Comedy that perpetuates division is not comedy


Photo courtesy of Gage Skidmore

Craig Ferguson speaks at the 2014 San Diego Comic Con International at the San Diego Convention Center. Columnist Fred Shoaff argues comedy today is too politically charged.

By Fred Shoaff, Columnist

American comedy has gone off the deep end.

The only performances on late night television are politically charged, hateful and divisive. The artists of comedy can create hilarity using a far more diverse pallet than their producers allow, but for whatever reason, the same cheap laughs shaming Democrats and Republicans persist.

Former “Late Late Show” host Craig Ferguson visited Champaign’s Virginia Theatre on Oct. 31 and showed why he remains a true comedic mastermind, despite not hosting a late night talk show in almost four years. Albeit not appropriate for national television, the show put the best comedy on display — the sort of comedy that has seemingly disappeared everywhere else.

For those familiar with his style, this show was classic Craig. It was 90 minutes of Scottish shouting that made the theatre shake with hearty laughter. The entire act was what comedy should be: an entertaining outlet.

Instead of acting as an escape from daily stresses and news, today’s comedy shows have become a cynical and damaging news source that perpetuates division. The hosts of these shows are reemphasizing everything wrong with modern politics by utilizing the same slanderous tactics they satirize.

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To be clear, I do not advocate for limiting criticism of people in authority as that would be against what America was based on, but the irreparable damage done to the bond of American citizens is worrisome.

Television stars such as Jimmy Fallon, Stephen Colbert and Seth Myers are being elevated to a position above journalists as they push their perverse views of the world to a level that divides viewers. When comedians continuously set new standards of cynicism with another agenda of jokes, they hide behind the age-old excuse: “It’s just a joke.”

Comedic reporting has become so one-sided that the idea of a civil debate between multiple viewpoints is an abomination.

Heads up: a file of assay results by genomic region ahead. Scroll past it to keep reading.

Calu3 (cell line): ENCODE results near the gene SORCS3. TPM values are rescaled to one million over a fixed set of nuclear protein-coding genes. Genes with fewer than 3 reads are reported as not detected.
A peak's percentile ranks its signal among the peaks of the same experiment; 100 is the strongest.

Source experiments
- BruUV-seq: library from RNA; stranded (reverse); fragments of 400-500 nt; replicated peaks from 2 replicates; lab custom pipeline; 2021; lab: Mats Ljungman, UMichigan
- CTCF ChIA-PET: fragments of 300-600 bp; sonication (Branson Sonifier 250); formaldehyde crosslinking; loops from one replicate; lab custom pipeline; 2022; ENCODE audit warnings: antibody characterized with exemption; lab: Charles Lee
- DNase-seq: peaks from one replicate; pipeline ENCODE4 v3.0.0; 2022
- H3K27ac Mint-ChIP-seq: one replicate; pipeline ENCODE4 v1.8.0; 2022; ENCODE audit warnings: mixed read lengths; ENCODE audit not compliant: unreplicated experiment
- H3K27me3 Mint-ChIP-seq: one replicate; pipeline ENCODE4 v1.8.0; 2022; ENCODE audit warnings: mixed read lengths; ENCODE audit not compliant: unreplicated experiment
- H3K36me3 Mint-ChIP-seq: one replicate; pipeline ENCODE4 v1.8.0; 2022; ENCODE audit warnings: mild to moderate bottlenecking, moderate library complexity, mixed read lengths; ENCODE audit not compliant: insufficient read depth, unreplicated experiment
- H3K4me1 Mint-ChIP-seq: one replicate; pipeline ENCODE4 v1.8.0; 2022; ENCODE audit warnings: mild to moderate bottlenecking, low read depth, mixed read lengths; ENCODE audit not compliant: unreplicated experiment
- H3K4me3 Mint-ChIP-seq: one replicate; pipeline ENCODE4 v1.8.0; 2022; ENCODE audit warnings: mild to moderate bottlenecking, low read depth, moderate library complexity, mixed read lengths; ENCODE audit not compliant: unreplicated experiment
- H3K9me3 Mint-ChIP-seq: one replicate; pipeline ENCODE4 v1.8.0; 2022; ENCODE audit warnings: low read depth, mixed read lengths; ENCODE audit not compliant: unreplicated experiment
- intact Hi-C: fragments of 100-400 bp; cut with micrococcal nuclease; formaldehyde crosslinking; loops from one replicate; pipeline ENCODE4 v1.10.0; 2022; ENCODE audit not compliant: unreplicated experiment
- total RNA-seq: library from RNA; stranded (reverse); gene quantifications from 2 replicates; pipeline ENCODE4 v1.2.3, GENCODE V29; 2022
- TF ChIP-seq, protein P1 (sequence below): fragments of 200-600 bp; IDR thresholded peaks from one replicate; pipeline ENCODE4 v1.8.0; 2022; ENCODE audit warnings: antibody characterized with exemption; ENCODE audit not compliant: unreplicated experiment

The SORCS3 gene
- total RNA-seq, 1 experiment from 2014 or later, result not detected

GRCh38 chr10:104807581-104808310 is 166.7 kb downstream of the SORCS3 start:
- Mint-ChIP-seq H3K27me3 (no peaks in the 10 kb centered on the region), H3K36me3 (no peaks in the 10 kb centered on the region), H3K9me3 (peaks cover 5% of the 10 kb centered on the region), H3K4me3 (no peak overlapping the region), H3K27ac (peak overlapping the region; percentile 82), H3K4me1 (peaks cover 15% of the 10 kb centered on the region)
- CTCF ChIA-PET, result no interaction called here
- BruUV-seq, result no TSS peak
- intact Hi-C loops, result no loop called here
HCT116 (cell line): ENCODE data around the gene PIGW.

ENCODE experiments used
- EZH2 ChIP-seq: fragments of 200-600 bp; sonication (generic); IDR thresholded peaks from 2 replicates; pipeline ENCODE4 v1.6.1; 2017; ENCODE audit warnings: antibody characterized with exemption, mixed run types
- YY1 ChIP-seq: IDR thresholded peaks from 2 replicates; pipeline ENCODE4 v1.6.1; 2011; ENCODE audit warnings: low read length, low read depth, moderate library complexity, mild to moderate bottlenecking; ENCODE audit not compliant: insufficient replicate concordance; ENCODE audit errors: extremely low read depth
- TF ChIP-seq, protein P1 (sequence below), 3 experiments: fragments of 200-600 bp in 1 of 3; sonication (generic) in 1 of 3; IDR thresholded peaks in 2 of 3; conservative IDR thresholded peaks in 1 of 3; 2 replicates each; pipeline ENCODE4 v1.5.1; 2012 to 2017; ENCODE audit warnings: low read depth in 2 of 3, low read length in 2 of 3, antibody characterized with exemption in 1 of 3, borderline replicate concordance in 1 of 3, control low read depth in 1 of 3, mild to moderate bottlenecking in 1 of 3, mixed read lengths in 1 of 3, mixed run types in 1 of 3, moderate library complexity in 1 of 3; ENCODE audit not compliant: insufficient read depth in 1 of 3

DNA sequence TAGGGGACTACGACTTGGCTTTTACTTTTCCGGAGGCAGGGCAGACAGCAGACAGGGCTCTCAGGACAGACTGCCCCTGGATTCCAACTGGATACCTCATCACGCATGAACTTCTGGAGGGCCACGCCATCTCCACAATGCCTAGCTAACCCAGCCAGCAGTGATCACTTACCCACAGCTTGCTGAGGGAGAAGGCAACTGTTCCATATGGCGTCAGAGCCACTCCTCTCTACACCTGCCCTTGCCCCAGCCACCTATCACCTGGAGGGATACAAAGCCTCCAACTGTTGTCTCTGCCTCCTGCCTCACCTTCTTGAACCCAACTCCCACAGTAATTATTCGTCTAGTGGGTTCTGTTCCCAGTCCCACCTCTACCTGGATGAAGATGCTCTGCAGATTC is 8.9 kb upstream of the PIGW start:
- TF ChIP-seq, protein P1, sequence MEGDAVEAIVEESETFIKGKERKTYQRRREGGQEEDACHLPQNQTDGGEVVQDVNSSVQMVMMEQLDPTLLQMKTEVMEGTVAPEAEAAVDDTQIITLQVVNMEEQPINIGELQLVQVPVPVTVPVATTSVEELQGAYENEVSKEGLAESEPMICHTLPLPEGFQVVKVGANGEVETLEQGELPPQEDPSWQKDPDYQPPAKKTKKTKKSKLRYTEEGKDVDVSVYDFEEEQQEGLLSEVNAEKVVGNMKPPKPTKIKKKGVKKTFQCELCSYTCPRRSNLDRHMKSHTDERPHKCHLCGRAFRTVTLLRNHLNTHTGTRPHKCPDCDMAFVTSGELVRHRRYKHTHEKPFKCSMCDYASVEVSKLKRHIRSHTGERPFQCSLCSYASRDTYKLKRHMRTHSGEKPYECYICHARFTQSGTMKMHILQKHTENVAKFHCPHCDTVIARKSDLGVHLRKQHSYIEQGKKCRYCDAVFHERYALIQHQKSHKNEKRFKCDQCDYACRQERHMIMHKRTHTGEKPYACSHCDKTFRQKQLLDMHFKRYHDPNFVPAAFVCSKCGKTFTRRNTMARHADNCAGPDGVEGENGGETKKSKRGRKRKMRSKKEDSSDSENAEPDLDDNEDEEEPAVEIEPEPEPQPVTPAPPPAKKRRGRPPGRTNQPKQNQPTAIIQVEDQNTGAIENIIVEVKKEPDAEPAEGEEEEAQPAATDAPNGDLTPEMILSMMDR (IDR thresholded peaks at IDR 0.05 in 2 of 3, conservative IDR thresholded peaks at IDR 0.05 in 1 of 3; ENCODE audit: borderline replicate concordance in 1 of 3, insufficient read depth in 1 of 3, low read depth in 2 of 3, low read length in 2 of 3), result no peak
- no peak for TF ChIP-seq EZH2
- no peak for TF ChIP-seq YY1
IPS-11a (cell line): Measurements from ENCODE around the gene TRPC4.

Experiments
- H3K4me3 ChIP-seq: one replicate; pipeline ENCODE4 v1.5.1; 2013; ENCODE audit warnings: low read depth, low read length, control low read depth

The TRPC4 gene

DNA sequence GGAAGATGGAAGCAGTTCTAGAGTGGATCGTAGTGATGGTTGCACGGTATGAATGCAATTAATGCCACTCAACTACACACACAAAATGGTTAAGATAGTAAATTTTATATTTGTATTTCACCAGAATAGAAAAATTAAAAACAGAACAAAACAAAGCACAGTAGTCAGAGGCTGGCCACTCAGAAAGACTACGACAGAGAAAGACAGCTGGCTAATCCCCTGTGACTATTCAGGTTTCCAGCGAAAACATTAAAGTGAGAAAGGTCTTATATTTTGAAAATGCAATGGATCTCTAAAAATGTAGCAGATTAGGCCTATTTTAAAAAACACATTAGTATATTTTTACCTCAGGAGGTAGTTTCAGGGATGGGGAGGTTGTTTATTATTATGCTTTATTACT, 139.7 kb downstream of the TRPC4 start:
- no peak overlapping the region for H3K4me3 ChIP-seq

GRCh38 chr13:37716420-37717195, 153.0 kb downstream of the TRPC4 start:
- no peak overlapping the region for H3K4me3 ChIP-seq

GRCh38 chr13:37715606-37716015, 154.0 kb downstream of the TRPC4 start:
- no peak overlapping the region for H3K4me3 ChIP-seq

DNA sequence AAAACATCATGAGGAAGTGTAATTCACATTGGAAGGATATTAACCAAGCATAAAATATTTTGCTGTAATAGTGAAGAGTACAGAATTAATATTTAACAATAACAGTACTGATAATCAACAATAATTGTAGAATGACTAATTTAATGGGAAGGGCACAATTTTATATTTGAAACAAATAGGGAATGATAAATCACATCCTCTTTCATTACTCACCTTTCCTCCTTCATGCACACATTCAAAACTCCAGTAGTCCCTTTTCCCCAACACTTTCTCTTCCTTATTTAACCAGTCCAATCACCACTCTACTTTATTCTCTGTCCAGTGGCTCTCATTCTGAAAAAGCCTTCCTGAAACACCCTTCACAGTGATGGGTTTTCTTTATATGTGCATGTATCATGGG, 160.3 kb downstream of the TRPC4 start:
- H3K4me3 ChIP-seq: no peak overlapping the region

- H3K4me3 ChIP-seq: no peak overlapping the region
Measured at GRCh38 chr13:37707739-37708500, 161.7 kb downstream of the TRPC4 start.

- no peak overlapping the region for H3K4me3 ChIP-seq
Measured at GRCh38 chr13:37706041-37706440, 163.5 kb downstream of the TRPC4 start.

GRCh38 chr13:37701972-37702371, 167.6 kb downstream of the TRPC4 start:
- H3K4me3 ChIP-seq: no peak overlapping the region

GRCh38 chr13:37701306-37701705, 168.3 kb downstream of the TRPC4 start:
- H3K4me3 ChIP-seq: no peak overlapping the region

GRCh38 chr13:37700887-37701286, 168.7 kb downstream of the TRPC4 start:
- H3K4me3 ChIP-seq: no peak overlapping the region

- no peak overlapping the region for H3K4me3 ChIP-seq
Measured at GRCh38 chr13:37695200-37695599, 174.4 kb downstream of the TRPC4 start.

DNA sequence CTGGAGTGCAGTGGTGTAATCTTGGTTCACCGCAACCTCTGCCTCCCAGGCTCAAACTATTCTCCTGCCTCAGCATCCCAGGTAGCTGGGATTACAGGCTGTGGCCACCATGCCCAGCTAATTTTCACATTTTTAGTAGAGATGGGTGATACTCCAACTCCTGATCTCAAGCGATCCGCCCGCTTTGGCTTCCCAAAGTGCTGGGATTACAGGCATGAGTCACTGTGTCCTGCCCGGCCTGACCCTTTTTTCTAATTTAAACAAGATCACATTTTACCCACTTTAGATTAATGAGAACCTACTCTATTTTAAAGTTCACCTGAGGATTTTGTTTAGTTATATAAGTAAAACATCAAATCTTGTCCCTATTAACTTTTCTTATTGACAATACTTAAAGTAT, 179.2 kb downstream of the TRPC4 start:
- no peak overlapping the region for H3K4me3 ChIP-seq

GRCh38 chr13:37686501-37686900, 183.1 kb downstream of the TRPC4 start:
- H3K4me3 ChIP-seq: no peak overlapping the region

Entertainment will always remain an integral part of American society, but the comedy profession and the likes of figures such as Craig Ferguson are threatened if the creative flair of comedians is only used for mockery.  

Laughter is no longer the byproduct of entertaining content promoted skillfully by a clever host. Instead, it is used as the commodity that makes viewers comfortable with their belief and disgusted by those on the other side.

Gone are the days when two individuals of different beliefs can sit alongside one another and enjoy a night of laughter. Now, comedy creates a world where the beliefs of one individual must be lowered to a level of laughter and be made a mockery of to gain the attention of viewers.

The great characteristics of comedy shows from years prior was their ability to uncover humorous stories and “report” them at the expense of a few. Plus, the equally funny political satires, jokes and skits were made funny not by slander or spite, but by clever usage of the First Amendment.

Comedy and America are not made great by raising one side and lowering another. There will be no resolutions or unification when even comedy is no longer about the jokes, but instead the agenda.

When attacking another American is the ideal way to attract a following, comedy is needed more than ever to unite both sides by acting as the hilarious mediator. No one who stands so strongly for a single side can act as a host necessary to make comedy about laughing with one another rather than laughing at one another.

Comedy needs someone with independence like Craig Ferguson and his Scottish flair to take the reigns of late night television. He always displayed how proud he was of earning his American citizenship and began each show with his signature line:, “It’s a great day for America.”

The pseudo-patriots who spew their political agenda on the national stage have lost sight of what made them comedians. These talented hosts must take lessons from their predecessors or continue making a mockery of their important profession.

Fred is a freshman in Media.

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